Spurs are in a similar position. Planning is granted for a 56,000-seat stadium adjacent to White Hart Lane but costs are formidable. Hence chairman Daniel Levy's hardball tactics over the Olympic Stadium which, in the wake of the Tottenham riots, have wrested concessions from Haringey Council and the London Mayor. As theirs is the smallest arena, only the 12th largest league ground in England, the need to expand is urgent. So, too, at Chelsea, where a railway line, a cemetery, and the Chelsea Village complex limit expansion.

Chelsea are actively seeking a new site. Unlike the others money is not the problem, finding a location is. The Chelsea Pitch Owners rebellion was motivated more by a concern that the club would leave the immediate area than love for a ground which, unlike at Everton, Liverpool and Spurs, older supporters would barely recognise.

One significant aspect of the quartet's ambitions is that they all want larger grounds with at least 50,000 capacity. The most notable new stadium to open overseas this year is in Turin, where Juventus have swapped the unloved 69,000-capacity Stadio delle Alpi, which was only built in 1990, for a 41,000-seat arena. The club will own this stadium and therefore increase revenue, but it is hardly a statement of faith by Italy's best-supported club.

The chill winds of recession blow in England too but the major clubs clearly believe the future is in thinking big, just as it was more than a century ago. They were right then, but it has not always been so – Chelsea in the 1970s, and Spurs in the 1980s, had financial problems brought on by ground redevelopment. So while all four clubs know they cannot afford to stand still, they need to move with care.

twitter.com/GlennMoore7

Five Asides

1 Moyes breaks the mould by putting the FA Cup first

"The FA Cup is not what it used to be, clubs only care about the Premier League." How, then, to explain David Moyes fielding a weakened team in a Merseyside derby to protect key players for today's FA Cup quarter-final with Sunderland? A 17-year wait for a trophy, the last 10 under Moyes, has much to do with it, but how refreshing to see a manager prioritise silverware. Perhaps, come May, he will be able to avenge Tuesday's defeat with a full-strength side, at Wembley.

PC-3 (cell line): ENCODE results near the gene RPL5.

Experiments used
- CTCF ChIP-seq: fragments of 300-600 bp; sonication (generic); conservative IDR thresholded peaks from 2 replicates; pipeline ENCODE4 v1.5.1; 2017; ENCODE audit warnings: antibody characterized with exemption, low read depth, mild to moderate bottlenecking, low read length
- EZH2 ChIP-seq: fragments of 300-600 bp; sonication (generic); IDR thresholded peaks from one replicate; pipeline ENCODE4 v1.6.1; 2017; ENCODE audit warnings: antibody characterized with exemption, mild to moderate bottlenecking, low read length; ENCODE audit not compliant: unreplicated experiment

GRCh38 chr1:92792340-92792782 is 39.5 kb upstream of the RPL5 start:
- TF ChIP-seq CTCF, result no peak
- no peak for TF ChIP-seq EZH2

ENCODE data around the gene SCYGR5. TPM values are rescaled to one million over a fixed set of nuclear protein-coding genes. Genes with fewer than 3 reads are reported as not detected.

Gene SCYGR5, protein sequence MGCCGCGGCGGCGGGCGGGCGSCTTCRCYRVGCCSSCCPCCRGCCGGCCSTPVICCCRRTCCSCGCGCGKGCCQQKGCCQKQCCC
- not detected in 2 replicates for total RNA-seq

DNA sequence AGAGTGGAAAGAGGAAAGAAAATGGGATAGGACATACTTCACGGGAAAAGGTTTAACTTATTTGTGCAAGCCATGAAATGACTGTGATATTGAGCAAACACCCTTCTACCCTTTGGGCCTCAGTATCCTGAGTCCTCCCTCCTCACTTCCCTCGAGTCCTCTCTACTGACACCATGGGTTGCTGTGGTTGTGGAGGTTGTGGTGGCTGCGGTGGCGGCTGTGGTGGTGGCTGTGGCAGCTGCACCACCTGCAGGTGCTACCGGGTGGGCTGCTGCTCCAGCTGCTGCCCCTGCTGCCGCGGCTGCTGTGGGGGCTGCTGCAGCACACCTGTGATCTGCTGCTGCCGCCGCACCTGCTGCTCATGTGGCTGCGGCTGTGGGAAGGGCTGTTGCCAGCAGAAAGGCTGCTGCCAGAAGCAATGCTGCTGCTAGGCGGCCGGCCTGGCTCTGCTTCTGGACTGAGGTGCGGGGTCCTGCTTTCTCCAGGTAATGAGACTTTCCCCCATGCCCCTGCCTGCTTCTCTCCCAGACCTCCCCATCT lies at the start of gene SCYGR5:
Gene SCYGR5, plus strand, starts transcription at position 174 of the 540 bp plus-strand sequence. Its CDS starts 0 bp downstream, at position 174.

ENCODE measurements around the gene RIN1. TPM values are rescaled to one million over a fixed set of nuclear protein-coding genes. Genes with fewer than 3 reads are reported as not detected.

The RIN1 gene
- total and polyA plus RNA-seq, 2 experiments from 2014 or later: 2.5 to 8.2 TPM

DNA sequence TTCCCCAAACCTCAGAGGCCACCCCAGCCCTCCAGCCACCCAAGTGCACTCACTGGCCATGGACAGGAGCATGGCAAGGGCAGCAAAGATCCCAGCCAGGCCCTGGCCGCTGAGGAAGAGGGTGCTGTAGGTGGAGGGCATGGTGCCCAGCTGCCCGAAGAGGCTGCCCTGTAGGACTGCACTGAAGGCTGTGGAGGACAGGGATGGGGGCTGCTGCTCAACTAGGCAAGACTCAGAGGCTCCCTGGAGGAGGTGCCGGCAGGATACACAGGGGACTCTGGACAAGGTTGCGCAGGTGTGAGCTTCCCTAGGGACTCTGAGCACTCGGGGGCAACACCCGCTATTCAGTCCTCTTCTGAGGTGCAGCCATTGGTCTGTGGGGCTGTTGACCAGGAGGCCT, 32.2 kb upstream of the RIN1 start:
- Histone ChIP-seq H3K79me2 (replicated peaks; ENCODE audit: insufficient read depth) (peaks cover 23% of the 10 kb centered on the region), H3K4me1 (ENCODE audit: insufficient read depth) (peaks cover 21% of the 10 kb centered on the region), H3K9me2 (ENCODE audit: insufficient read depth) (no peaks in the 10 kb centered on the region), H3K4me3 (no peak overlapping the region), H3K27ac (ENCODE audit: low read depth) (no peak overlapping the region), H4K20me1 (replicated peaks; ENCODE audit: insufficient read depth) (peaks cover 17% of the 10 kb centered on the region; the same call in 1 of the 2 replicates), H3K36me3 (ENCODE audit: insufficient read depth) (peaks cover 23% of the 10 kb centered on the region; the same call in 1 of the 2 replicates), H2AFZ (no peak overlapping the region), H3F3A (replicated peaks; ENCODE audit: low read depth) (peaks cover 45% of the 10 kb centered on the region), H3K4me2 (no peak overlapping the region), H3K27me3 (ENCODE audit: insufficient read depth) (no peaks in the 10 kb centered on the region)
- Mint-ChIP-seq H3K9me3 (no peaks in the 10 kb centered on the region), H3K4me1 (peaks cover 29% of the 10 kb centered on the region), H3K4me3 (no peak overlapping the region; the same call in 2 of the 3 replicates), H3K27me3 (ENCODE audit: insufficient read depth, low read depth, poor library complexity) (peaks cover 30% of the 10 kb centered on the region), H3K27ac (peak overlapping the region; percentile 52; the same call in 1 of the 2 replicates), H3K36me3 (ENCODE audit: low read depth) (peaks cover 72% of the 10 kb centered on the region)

2 Blackpool won friends, but goal-shy Wigan survive

Blackpool scored 1.5 goals a game last year and went down. In seven seasons in the top flight Wigan have scored 251 goals in 256 games and, so far, survived. Is this a good thing?

3 Mkandawire is honoured for knife crime campaign

Congratulations to Tamika Mkandawire, who was voted PFA Player in the Community in the Football League awards. The Millwall player was honoured for campaigning against knife crime. Portsmouth's Joel Ward and Noel Hunt of Reading were runners-up.

4 Turner earns award for services to Welsh border

Also deservedly honoured at Sunday's dinner was Shrewsbury manager Graham Turner, one of the stalwarts of the game, whose contribution to football along the Welsh borders has been immense with Wolves, Chester and Hereford also owing him a debt. To judge from Shrews' promotion challenge the 64-year-old's enthusiasm and ability remain undimmed.

5 Disowning Richards is not enough – he has to go

Much as the Premier League attempted to disown Sir David Richards this week, it was notable that Fifa vice-president Prince Ali Bin Al-Hussein (one of the governing body's few good guys) referred to him as "Premier League chairman" in his statement on the affair. Hiding him away will not work; Richards needs to be fired.

FA Cup

Everton v Sunderland

Odds Home 10-11; Draw 12-5; Away 16-5.

Kick-off Today, 12.45pm (ITV 1; Highlights ITV 1, 10.30pm)

Referee A Marriner (West Midlands)

Tottenham v Bolton

Odds Home 2-7; Draw 9-2; Away 10-1.

Kick-off Today, 5.30pm (ESPN; Highlights ITV 1, 10.30pm)

Referee H Webb (South Yorkshire)

Chelsea v Leicester